Privacy issues arising from COVID-19

Employers may wish to request information about their employees’ health, and they may intend to disclose the identity of affected employees to others in the workplace.

Private health information is strictly regulated in Australia, and breaches may undermine trust within the employment relationship as well as result in penalties.

Specific privacy laws will depend on the jurisdiction in which the employer is based. For example, the Health Records Act 2012 (Vic) (Health Records Act) provides that an organisation may collect or disclose health information about an employee if:

  • the health information is being used or disclosed for the primary purpose for which the information was collected, eg to manage the health and safety of employees in the workplace; or
  • the organisation reasonably believes that the disclosure is necessary to lessen or prevent a serious threat to the public’s or an individual's health, safety or welfare.

Taking these permitted uses of health information into account, we consider that the Health Records Act (and other applicable privacy legislation couched in similar terms) creates an authorising environment for employers to disclose health information if necessary to manage health and safety risks. Of course, if you are concerned that privacy laws may be infringed by your intended disclosure of information, you should seek specific legal advice.

Communications with employees and external stakeholders

Communications with employees and external stakeholders will play a crucial role in responding to the COVID-19 outbreak.

Employers should maintain a dialogue with employees, customers and suppliers in order to minimise the impact on their professional relationships and their reputation.

Employers’ communications should be consistent with the most current expert advice, including the advice of the WHO, Australia’s Department of Health, and the Australian government’s travel advice.

Communications should also be cognisant of growing fears relating to COVID-19’s potential consequences.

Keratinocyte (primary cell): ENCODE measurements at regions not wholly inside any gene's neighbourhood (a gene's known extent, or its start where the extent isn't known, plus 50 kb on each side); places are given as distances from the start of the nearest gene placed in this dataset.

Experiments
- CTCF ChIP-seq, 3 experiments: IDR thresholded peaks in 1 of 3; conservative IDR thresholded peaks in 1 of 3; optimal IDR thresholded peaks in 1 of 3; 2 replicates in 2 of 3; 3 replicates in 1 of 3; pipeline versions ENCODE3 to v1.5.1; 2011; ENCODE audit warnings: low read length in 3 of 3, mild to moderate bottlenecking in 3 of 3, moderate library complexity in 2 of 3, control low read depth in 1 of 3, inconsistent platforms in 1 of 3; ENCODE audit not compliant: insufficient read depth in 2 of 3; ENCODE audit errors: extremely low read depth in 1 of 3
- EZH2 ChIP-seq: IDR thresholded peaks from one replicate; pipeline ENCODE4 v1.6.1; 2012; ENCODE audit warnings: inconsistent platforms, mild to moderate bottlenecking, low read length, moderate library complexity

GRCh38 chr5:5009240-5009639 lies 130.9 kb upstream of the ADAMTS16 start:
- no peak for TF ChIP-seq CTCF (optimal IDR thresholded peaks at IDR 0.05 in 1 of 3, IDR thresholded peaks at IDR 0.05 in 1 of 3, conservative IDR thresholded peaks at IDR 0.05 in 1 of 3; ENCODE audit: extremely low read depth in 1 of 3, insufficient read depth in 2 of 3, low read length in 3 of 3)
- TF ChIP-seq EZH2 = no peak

Economic downturn and business continuity

The COVID-19 outbreak has already had a significant impact on the economy. It is expected that many businesses will continue to face reduced revenue.  For example, COVID-19 may trigger a downturn in production or a reduction in customer activity.

Cutting costs is the likely first response to these circumstances. However, it is crucial that employers are compliant with their legal obligations when implementing cost reductions. For example meeting consultation obligations under the award or enterprise agreement.

There are a range of options available in order to lawfully secure business continuity during the current economic climate. Employers should obtain legal advice to discuss their options and to ensure that their chosen course of action is compliant.  Options could include:

  • Standing down employees if work stoppages are required
  • Directing employees to perform alternate duties or work at alternate locations
  • Entering into agreements with employees to work reduced hours, have temporary salary reductions, take accrued personal, annual and/or long service leave, or other flexible options
  • Reducing the non-permanent workforce

Take out for employers

Complex legal and operational issues arising from the COVID-19 emergency are only just emerging. Employers need to be taking steps now to prepare for disruptions to their workforce and business-as-usual environment. Take heed of the suggestions above, and seek advice at an early stage to ensure your responses are lawful and not creating additional sources of legal exposure.


Karl Rozenbergs

Employment lawyer Karl Rozenbergs advises clients in adverse action claims, on negotiating enterprise agreements and much more.